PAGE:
WineO's chefs harvest the fruits of the Mediterranean and fuse them with American sensibilities to forge a menu of Mediterranean-inspired finery. The steamy bouillabaisse joins mussels, calamari, and bay scallops in a sumptuous broth ($20), showcasing just a smidgen of the selection of fresh sea meats culled from Philly's Italian Market. A savory mushroom-onion sauce keeps the new york strip decently dressed with piquant flavor even after its fetching dressing of potatoes and veggies has disappeared ($22), and pasta quattro formaggi melts gorgonzola, fontina, mozzarella, and parmesano into a creamy, rich sauce ($13) that makes noodles taste divine and forks twirl like a ballet dancer covered in crème fraiche. All desserts and breads are crafted fresh each day on-site, and all other ingredients are sourced from nearby Italian markets whenever possible.
Cichetteria 19, one of the first Venetian eateries and osterie (pubs) to unfurl its tasty sails in Philadelphia, allows diners to imbibe their minds and mouths with a medley of meal options, a list of authentic, regional wines, and an atmosphere akin to homeland camaraderie. The menu consists of cichetti (small dishes), which are designed to contrast one another while complementing a grapey quaff. Available individually ($5), in a trio ($12), or as a family of five ($19), cichetti options include roasted shrimp with caper berries, flash-fried calamari in tomato sauce, house-made toasted bread, prosciutto and melon, and more. The remainder of the menu is occupied with fresh pizza selections such as the white Bassano, topped with gorgonzola, fig, prosciutto, and arugula ($15), and a range of prearranged plates, including lemon risotto ($21). To top off any meal, gracious guests can slide forks through rich tiramisu infused with sweet satiability and Italian grandmother hugs ($7).
The penchant for modernity at o-toro recently caught the eye and taste buds of County Lines magazine’s staff, which named it one of Philly’s Best New Ventures of 2013. The restaurant’s track lighting illuminates a contemporary scene marked by wooden fixtures, vibrant splotches of red and orange, and plates of Japanese cuisine with Mexican, Korean, and American influences. Sushi, sashimi, and specialty rolls—such as the signature o-toro roll with fatty tuna tartar, spicy mayo, and jalapeño—are served alongside tapas-style plates of filet mignon dumplings, duck tacos, and skewers of Korean-style fried chicken. At the polished wooden bar, bartenders pour wine, sake, and craft beer.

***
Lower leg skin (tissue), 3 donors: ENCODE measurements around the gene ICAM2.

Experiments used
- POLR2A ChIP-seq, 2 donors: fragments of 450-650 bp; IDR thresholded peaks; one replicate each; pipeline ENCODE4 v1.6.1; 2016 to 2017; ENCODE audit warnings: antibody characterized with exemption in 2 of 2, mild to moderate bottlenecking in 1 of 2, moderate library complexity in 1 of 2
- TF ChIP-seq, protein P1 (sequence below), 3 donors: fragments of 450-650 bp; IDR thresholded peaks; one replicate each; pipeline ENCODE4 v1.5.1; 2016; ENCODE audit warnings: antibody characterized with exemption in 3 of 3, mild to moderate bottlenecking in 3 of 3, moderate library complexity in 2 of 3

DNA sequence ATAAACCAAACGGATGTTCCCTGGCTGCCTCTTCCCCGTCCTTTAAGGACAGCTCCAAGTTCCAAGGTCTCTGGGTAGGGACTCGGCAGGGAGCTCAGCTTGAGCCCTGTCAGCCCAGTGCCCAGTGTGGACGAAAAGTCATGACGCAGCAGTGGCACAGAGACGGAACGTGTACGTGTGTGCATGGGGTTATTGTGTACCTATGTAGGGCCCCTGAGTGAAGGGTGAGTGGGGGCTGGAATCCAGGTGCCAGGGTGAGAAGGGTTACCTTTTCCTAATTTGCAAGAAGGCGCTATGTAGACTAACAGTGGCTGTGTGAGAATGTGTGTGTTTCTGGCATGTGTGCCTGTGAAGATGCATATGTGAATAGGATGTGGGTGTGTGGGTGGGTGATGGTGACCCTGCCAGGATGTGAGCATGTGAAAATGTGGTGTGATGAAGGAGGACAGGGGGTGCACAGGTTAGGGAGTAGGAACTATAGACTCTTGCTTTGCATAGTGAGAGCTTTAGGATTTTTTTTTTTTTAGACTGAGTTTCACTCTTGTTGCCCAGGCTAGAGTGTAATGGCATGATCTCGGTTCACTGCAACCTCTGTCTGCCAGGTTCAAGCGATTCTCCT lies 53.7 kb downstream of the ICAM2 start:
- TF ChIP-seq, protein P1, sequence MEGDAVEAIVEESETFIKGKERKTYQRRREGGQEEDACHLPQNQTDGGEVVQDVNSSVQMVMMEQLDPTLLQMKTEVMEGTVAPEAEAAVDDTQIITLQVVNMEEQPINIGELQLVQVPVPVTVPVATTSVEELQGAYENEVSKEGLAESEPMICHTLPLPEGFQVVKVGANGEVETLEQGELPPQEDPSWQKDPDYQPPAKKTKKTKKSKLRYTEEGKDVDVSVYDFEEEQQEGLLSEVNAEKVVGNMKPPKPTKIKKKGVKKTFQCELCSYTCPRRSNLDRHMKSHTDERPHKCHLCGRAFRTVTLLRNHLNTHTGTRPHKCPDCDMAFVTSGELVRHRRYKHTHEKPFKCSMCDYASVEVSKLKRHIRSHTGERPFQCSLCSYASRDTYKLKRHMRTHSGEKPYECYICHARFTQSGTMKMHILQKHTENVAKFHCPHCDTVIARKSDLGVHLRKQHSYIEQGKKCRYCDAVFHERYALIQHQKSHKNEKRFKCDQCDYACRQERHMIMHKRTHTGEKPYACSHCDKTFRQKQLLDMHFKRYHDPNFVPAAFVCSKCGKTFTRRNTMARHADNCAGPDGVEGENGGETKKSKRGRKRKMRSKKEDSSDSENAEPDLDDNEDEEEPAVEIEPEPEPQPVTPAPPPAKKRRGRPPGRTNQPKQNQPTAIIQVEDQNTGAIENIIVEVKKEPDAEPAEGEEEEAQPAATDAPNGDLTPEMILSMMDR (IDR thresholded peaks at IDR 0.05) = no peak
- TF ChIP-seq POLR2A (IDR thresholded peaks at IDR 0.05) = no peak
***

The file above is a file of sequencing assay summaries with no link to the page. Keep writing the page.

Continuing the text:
Trenton Social's convivial environment sprawls from its indoor lounge to its cozy outdoor patio, where dining and drinking often melds with special events. Its menu fuels guests with eats ranging from seafood and pastas to hot sandwiches and parmesan fries. Between drinks on Sundays, guests can learn to shimmy as salsa dancers teach free lessons, and monthly bike trips explore historic Trenton as tour guides expound upon relevant historical morsels, such as stories of the brutal penny-farthing gangs of old.
At Bar Majestic, live music can often be heard bouncing off the backdrop of darkly lit wood, shimmery walls, and wine racks so well stocked the place resembles a chateau wine cellar in the heart of Spain's countryside. Small, sharable portions of fresh tapas dance across tables and decorate the menu. Nibble decadent meats and cheeses, or bite bruschette such as spinach pesto, prosciutto, or mushroom tapenade ($3 each, $7 for three, $12 for five). Piping hot paninis pummel stubborn stomachs with comestibles including turkey breast, brie, romaine, and aioli ($8) or eggplant, fresh mozzarella, tomatoes, and balsamic ($9).
Palo Cortado––reviewed in Grub Street New York and New York Press––sates palates with an authentic Spanish meal of four tapas and one order of pinchos. Elegantly plated on square white dishes, Palo Cortado's culinary masterpieces include the boquerones en vinagre, a vibrant congregation of marinated white anchovies, capers, garlic, and parsley ($10) that cha-chas across the tongue while high-fiving the taste buds. Poached shrimp blanketed with green sauce and accented with avo and crispy chorizo comprise the gambas en salsa verde ($9), and the pulpo a la gallega graces gums with a savory share of Spanish octopus clenching onto fingerling potatoes ($13). Meanwhile, the lemon-infused albondigas de cordero sports spiced lamb meatballs surrounded by a moat of mint-cucumber yogurt ($10), great for fueling whispered adorations or plans of building a castle out of meat. Finally, an order of pinchos ensures tapas tidbits safely journey through the tonsils with friends such as the fried chickpeas of the garbanzos fritos dish ($4).